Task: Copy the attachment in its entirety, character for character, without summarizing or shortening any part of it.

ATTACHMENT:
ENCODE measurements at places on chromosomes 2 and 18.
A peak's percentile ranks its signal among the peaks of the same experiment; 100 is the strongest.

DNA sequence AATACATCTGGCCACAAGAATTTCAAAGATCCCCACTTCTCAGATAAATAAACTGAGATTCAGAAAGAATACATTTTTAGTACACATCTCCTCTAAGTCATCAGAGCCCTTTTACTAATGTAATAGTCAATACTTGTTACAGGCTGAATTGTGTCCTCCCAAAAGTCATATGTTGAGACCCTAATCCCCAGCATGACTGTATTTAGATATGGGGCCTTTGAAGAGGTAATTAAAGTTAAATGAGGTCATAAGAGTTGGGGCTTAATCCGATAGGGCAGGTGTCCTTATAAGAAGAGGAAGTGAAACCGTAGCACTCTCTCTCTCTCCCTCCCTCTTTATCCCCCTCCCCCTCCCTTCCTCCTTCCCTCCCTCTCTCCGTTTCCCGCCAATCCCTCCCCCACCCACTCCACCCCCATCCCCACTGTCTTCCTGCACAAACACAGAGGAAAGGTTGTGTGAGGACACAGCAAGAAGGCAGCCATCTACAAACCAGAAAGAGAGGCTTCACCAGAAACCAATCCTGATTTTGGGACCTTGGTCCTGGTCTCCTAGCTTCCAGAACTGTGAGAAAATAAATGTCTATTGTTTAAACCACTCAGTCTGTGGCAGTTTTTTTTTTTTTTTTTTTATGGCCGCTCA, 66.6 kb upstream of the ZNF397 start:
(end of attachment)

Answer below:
ENCODE measurements at places on chromosomes 2 and 18.
A peak's percentile ranks its signal among the peaks of the same experiment; 100 is the strongest.

DNA sequence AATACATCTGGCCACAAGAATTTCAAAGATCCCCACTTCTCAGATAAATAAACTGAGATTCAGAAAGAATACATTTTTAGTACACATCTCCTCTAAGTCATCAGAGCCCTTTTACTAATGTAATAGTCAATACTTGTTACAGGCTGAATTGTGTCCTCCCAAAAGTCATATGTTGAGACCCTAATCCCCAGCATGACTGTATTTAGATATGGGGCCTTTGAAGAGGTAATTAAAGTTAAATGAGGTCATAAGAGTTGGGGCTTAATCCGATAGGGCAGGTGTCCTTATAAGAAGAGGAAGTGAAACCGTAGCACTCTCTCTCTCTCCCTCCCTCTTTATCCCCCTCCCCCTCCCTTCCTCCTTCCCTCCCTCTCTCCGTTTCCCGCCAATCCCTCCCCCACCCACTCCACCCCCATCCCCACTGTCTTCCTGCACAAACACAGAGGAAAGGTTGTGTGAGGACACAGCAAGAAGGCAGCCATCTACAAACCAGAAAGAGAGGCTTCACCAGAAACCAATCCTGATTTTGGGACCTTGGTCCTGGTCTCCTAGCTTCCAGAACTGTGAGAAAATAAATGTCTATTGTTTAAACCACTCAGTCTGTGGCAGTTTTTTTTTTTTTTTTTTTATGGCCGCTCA, 66.6 kb upstream of the ZNF397 start: